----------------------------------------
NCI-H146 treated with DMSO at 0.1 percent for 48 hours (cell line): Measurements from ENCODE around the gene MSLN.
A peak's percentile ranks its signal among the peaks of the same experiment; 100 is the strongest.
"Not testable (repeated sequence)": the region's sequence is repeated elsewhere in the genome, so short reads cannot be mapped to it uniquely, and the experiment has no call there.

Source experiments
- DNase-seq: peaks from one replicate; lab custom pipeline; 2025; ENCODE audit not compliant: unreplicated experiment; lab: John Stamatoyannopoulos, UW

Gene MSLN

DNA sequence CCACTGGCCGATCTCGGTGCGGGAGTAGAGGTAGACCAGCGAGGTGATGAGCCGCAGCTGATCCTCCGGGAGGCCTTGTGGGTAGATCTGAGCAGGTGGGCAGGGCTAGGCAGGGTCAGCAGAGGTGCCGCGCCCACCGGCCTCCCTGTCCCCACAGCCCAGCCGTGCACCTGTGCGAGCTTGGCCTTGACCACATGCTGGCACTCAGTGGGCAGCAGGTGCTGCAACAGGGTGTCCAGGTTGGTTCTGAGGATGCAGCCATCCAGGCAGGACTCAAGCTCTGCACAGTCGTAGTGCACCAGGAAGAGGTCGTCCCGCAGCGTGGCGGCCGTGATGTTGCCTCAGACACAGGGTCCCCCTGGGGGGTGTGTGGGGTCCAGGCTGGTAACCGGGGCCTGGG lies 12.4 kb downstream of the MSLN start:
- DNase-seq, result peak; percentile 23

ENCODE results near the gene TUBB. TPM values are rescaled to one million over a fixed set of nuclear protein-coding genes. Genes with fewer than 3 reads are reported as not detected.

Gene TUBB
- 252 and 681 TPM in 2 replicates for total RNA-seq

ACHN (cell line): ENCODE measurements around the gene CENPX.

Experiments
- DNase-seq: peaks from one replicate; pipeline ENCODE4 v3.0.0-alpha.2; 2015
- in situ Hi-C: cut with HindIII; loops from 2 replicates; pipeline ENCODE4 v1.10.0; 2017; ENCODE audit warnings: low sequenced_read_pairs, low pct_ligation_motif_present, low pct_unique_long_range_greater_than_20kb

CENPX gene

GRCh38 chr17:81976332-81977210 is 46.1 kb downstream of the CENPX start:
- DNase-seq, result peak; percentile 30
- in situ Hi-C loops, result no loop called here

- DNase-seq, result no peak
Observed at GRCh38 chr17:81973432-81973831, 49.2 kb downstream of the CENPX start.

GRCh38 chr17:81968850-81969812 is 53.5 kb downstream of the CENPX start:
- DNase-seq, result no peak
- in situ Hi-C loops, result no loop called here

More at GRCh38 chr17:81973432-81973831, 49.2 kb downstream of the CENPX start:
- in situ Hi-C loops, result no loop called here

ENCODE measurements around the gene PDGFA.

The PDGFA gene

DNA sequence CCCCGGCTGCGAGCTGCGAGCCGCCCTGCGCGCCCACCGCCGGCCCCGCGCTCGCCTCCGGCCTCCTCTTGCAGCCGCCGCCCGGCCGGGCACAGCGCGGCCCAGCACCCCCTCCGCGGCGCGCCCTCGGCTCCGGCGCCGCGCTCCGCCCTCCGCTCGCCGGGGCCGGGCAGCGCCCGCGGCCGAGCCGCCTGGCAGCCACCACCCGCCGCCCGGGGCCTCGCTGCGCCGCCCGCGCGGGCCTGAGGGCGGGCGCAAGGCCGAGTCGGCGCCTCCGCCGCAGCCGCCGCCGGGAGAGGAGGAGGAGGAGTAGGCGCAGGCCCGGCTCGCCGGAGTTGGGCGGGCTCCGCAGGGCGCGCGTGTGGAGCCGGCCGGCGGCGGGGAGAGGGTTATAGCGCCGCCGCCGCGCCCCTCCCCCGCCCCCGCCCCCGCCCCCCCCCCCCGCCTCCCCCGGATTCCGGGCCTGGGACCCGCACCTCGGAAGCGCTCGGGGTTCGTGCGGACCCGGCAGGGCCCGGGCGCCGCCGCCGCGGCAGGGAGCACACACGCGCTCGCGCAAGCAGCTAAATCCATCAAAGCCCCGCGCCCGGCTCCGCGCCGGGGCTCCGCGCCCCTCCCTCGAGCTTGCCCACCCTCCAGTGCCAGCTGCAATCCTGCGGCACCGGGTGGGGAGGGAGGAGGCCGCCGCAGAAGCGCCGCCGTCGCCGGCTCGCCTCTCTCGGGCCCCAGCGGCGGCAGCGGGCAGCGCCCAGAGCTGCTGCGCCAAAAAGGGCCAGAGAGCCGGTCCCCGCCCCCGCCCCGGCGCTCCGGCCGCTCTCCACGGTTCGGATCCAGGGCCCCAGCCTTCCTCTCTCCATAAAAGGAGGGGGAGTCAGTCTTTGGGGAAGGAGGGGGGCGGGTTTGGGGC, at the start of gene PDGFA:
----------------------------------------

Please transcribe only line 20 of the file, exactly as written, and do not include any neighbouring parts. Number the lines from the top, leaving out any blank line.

- DNase-seq, result no peak